Bear Lair Communications
(Originally published in the December 2006 issue of SkyWest Magazine, the inflight mag for Delta connectors)
By John Geary
For many, the name conjures up images of cold winters and short summers, hockey players and canoeists, outdoor adventures and wilderness, and sentences that always end with “Eh.”
Like every other country in the world, Canada has its share of stereotypes, and some of them are even based on reality. But dig a little, and you may find some interesting yet little-known facts about this country.
For example, if you’re looking for some of the world’s best rodeo action, you don’t have to go to the Calgary Stampede; the Canadian Finals Rodeo takes place in Edmonton, Alberta every fall. Calgary, on the other hand, boasts several world-class museums and art galleries that have nothing to do with cowboys.
While visitors to Vancouver often want to visit the city’s Chinatown, its Little India section can also provide some interesting cultural experiences and wonderfully authentic ethnic foods. And Victoria, named for an English queen, is home to a Scottish castle visitors can explore.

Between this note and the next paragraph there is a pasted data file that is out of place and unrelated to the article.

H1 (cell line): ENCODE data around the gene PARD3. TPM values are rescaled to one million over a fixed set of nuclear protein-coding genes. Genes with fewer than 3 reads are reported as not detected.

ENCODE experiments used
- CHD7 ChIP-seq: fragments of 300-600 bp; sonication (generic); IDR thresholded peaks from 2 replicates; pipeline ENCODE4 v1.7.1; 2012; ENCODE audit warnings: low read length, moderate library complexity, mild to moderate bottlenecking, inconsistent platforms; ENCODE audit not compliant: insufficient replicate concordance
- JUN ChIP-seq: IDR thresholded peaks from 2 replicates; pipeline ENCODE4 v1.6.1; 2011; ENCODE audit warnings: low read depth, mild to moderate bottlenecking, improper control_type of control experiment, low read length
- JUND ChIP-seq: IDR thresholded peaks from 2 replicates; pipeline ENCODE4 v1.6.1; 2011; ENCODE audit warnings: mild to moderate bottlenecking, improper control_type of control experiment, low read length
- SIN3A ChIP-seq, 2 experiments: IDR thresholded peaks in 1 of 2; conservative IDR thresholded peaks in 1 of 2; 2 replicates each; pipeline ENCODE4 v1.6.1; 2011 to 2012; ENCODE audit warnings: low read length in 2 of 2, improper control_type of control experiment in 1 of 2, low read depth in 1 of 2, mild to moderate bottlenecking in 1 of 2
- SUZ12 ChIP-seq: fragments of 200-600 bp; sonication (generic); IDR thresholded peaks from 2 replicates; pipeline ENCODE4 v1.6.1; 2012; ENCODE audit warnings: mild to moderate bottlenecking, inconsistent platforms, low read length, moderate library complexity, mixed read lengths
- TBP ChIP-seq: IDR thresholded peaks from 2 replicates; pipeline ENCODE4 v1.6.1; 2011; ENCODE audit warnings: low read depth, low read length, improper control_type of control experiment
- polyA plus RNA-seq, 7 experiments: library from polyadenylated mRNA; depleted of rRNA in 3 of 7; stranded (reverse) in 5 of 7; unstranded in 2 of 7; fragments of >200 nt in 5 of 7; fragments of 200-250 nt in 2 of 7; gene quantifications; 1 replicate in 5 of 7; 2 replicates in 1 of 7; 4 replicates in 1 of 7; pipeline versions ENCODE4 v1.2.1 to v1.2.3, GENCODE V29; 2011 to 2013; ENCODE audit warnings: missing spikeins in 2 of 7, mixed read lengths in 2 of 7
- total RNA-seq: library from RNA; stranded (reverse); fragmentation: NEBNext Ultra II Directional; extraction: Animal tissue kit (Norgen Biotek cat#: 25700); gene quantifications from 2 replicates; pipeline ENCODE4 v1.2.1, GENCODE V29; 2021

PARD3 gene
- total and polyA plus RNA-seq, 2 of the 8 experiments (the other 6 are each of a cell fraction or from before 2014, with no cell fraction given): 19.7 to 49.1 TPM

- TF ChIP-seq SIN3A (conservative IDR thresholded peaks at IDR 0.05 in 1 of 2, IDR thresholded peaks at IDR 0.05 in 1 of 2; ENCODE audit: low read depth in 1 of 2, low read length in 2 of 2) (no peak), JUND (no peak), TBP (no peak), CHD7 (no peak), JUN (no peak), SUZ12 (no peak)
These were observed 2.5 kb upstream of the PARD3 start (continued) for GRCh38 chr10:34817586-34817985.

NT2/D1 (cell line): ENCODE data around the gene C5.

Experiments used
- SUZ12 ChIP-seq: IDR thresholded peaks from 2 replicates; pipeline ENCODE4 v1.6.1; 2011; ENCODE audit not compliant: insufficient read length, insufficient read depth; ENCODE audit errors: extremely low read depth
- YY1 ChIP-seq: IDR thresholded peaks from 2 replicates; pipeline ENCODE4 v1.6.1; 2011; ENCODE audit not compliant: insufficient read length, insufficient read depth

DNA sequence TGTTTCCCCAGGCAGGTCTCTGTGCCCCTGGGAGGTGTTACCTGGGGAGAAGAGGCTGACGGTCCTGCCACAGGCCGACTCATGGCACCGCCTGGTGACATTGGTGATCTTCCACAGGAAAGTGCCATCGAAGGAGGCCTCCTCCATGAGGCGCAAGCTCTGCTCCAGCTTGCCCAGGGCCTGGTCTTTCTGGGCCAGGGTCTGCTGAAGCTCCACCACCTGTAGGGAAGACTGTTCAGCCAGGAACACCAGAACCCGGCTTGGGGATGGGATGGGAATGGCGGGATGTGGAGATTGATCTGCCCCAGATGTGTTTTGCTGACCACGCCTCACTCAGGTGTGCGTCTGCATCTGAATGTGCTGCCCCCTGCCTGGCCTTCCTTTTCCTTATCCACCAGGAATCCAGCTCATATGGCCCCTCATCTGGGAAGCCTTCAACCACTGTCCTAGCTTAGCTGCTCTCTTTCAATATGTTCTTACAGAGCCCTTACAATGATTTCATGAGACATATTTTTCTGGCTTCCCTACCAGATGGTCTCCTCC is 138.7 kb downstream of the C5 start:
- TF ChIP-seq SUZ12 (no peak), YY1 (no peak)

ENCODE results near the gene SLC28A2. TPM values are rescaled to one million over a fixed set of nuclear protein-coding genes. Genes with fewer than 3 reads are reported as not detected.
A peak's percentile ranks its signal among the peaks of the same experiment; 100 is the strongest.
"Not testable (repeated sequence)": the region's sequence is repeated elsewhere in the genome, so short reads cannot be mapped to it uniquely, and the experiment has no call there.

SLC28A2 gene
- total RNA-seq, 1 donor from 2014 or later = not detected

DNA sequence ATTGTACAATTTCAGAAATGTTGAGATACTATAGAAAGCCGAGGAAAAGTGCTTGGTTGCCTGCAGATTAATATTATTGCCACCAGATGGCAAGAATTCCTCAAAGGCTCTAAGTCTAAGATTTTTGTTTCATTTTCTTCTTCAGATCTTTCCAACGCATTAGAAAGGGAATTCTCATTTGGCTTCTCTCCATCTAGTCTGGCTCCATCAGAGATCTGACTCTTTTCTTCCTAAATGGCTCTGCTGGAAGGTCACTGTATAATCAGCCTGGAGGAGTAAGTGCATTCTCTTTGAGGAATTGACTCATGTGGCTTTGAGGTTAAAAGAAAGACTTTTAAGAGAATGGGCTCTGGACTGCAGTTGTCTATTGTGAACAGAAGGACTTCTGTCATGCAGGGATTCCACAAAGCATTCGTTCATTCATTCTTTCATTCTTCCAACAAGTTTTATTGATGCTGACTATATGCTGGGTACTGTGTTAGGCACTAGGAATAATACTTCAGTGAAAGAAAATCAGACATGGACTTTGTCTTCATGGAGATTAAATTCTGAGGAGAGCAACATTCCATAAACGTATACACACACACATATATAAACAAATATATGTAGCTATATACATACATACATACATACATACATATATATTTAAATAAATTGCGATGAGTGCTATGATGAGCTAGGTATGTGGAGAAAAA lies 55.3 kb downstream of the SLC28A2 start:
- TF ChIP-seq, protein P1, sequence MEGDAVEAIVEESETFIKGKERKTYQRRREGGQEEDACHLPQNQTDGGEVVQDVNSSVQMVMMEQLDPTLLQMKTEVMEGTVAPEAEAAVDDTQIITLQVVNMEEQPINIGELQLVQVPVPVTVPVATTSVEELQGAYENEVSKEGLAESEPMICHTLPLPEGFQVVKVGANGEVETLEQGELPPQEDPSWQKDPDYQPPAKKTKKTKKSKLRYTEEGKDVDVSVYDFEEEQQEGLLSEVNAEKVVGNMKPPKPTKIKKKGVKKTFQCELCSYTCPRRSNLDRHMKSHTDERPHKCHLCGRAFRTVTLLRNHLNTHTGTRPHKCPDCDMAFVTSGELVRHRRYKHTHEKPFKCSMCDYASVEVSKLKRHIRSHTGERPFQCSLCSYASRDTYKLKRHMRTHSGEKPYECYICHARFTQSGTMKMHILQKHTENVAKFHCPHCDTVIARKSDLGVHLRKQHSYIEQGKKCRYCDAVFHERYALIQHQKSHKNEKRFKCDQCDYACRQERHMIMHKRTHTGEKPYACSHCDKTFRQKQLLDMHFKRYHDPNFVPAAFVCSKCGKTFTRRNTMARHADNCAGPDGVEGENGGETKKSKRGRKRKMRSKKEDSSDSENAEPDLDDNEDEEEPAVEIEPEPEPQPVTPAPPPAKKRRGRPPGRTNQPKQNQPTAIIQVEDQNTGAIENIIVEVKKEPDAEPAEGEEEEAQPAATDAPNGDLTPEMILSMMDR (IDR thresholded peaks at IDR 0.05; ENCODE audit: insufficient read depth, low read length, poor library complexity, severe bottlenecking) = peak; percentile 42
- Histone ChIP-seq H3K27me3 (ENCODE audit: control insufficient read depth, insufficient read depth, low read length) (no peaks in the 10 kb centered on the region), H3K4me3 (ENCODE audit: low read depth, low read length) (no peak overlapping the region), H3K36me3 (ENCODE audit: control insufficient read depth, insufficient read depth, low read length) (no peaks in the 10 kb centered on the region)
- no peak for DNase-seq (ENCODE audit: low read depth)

So sit back, relax and explore some of Western Canada’s other attractions in the following pages.
EDMONTON: CITY OF FESTIVALS
The crowd watches the drama unfold, yelling out its own suggestions as to what the Montagues and Capulets should do, putting some interesting twists in history’s best known romance. Eventually the curtain comes down, figuratively, if not literally; and while it certainly is not the way Shakespeare envisioned it, this version of Romeo and Juliet certainly did not fail to keep the crowd entertained.
That experience is just one of many participants in the Fringe Theatre Festival can enjoy. Oh, and by the way, that particular experience takes place in Edmonton, Alberta – a city usually known more for being a “City of Champions” or even “City of Oil Derricks” rather than a city of wonderful theatre or other cultural events and festivals.
The Edmonton International Fringe Theatre Festival attracts artists and patrons from across Canada and around the world, including the U.S., Europe and Asia.